Facebook CEO Mark Zuckerberg speaks during the F8 Facebook Developers conference on May 1, 2018 in San Jose, California
Photo: Getty / Justin Sullivan

In January, when news first broke that Facebook had been paying teens in gift cards to let it install what is, by definition, essentially spyware on their phones, it seemed like just another Tuesday. Had it been virtually any other company, the outrage would have been tenfold. After all, paying 13-year-olds to gain access to their mobile app usage and browser traffic is, on its face, an unconscionably creepy way for a business to gather intelligence about its competitors. But this shameless undertaking is now precisely the kind of dissolute conduct we’ve come to expect from the occupants 1 Hacker Way.

Facebook’s moral turpitude aside, it’s now come to light that the company also initially underreported the percentage of teens that it had paid to become lab rats, while falsely stating that parental consent forms were required.

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Citing responses from the company to questions posed by Sen. Mark Warner, TechCrunch reports that Facebook now claims “about 18 percent” of the people it convinced to download the “Facebook Research App” were teens. This, as opposed to the “5 percent” figure the company provided reporters over a month ago.

As it turns out, when first asked by TechCrunch’s Josh Constine how many teens were using the app, Facebook was apparently only referring to how many teens were currently using it, as opposed to how many had used it across the program’s lifespan.

On Friday, Constine reported: “Given users age 13 to 35 were eligible for Facebook’s Research program, 13 to 18 year olds made of 22 percent of the age range. That means Facebook clearly wasn’t trying to minimize teen involvement, nor were they just a tiny fraction of users.”

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The company also misled reporters by claiming at the time that all underage users were required to provide “signed parental consent forms.” They weren’t. In response to Warner’s inquiry, Facebook said that its vendors “did not require a signed parental consent form for teen users.”

In some cases, this “confirmation” was actually just a kid checking a box online claiming that he or she had their guardians’ permission to receive money from Facebook in exchange for letting it suck up all their phone and web activity.

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The deception didn’t end there. In response to Constine’s initial story, the company claimed that it would shut down the iOS version of the app, as TechCrunch had raised the possibility of it violating Apple’s Enterprise Certificate rules, which led to the temporary bricking of all Facebook’s internal iOS app. What the company passed off as a proactive measure, however, turned out to actually be Apple forcing Facebook’s hand. The removal of the app, in other words, was not voluntary.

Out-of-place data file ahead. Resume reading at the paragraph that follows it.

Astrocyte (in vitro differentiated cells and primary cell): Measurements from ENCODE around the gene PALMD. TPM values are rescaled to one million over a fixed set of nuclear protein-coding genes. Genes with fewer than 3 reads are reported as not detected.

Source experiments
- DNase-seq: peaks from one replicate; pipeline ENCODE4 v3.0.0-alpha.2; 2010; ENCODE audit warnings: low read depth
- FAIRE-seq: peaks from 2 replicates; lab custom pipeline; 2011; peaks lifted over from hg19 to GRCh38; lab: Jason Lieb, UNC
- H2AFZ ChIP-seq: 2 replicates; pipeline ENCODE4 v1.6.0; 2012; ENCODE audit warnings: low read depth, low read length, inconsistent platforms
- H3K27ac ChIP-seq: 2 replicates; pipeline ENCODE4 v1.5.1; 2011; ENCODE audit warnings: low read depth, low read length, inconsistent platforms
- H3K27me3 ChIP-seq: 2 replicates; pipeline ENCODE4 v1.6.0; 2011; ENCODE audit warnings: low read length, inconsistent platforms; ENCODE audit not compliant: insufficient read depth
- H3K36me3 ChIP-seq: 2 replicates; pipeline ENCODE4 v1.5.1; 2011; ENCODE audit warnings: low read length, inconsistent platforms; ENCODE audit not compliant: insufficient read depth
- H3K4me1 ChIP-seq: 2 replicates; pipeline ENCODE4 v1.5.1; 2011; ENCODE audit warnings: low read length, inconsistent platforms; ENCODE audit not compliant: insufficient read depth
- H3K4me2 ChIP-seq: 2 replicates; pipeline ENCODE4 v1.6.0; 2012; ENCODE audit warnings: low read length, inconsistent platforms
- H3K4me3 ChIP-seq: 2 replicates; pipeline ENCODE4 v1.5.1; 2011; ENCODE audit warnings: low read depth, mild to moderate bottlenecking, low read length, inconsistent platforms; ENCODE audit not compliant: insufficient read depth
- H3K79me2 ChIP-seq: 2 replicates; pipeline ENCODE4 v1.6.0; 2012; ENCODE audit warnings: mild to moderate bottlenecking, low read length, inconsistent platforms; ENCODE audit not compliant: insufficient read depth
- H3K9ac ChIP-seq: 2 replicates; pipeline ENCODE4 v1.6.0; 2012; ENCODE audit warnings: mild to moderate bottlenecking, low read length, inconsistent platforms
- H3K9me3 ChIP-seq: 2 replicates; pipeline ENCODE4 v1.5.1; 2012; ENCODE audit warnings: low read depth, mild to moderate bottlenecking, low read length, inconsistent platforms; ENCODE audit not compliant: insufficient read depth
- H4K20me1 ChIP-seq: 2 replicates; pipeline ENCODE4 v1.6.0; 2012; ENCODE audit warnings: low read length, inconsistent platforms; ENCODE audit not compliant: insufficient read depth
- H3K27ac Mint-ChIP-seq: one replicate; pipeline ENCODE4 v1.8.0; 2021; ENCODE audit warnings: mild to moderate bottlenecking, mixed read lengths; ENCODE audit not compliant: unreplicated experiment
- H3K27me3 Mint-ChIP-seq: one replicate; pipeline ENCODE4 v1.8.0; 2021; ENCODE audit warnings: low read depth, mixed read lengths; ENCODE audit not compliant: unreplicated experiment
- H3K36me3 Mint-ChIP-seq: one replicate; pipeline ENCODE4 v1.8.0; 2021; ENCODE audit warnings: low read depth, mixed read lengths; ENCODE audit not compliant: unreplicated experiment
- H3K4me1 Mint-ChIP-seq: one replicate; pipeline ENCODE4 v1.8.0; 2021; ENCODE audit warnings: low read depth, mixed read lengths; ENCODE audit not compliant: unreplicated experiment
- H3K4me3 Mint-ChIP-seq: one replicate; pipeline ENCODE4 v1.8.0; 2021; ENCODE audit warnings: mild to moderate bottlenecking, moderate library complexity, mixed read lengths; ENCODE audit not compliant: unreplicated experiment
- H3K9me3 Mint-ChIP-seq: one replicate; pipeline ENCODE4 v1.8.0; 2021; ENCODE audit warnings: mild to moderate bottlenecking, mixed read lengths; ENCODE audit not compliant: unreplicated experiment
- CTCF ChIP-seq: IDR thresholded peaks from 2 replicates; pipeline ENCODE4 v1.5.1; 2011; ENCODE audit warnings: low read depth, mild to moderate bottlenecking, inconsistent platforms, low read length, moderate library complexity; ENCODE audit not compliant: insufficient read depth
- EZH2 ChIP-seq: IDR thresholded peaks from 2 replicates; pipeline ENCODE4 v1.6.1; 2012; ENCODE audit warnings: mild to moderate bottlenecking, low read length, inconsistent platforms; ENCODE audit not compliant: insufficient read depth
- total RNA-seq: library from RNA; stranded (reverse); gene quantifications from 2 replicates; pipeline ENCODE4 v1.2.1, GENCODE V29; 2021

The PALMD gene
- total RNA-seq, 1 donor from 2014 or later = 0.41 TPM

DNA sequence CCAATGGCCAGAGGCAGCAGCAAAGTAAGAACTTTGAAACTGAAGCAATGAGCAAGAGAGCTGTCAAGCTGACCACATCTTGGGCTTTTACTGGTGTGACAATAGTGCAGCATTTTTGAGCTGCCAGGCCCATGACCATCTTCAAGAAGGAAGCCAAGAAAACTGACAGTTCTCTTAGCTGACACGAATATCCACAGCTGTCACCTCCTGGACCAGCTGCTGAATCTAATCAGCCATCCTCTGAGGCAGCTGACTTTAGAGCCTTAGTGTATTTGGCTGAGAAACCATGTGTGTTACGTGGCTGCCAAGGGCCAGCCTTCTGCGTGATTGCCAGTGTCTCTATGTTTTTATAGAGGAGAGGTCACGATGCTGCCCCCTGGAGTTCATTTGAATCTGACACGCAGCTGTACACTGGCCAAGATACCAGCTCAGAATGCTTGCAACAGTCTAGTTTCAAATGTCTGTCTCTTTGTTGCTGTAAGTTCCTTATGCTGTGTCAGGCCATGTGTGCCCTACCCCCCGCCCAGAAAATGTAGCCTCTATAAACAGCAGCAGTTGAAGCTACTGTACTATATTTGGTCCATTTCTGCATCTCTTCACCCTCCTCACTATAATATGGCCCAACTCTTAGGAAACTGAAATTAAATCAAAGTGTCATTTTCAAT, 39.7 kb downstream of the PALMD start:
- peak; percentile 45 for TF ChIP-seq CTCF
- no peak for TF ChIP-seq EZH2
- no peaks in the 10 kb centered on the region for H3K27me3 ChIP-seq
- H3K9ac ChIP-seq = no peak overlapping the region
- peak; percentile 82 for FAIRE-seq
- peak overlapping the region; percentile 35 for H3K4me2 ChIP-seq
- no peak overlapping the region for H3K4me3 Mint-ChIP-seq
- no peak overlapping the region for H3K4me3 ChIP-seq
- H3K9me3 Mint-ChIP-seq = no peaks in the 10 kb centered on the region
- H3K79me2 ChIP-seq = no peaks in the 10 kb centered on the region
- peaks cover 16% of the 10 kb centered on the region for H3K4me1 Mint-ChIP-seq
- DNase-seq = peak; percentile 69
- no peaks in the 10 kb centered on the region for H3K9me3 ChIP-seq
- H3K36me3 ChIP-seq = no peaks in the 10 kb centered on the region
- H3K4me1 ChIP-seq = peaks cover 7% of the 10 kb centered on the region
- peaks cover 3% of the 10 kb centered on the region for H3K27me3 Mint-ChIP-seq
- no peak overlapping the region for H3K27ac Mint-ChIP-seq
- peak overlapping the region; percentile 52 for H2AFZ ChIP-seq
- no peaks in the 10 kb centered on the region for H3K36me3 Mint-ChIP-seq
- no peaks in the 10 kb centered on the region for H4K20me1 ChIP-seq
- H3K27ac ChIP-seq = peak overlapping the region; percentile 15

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As was reported a week ago, the research app continued to operate on Android phones for nearly another month. Facebook also claims to be killing off Onavo, an app the company was passing off as a way for users to protect their data, but which was in reality just feeding all of said data back to Facebook—reportedly, even when the app was turned off. (Apple has already pulled it, stating it violates its data-collection policies.)

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Facebook, of course, has drafted an impressive amount of corp-speak to justify paying kids in exchange for installing peep-holes onto their phones. “Like many companies, we invite people to participate in research that helps us identify things we can be doing better,” it says. It further clarified that the purpose of its app was “market research,” in case there was some confusion over the only point of this being to help Facebook make more money.

The company’s defense is that it was upfront with the kids whose phones it surveilled in exchange for money. “Each user was required to complete a clear consent flow prior to participation,” it said. “Potential participants were required to confirm that they were over 18 or provide other evidence of parental consent, though the vendors did not require a signed parental consent form for teen users.”

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A signed parental consent form is something most kids are required to have before a field trip to the zoo. Facebook wanted to collect information about every website they visited and every app they were using. And of course, kids who want for nothing are unlikely to need Facebook’s $20 a month. It was the ones to whom $20 is a lot of money that you can imagine would be willing to sacrifice their privacy—if they thought about the potential consequences at all.

The company also notes that it didn’t share the information it collected “with others,” and that “people can stop participating at any time.”

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It’s certainly generous of Facebook not to include a “no take backs” clause in the deal, but the promise that Facebook would never share the information with any external entities is flimsy and, frankly, very difficult to believe. This is a company that has repeatedly demonstrated an inability to exercise responsible control over its users’ data.

“I was pleased to learn that Facebook made its role in the research study relatively prominent,” Senator Warner said in regards to the letter. “I still have grave concerns with the way that Facebook has used both the research app and its VPN Onavo to keep track of emerging competitors, in ways that users do not reasonably expect.”

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You can read a complete copy of Facebook’s letter to Warner here.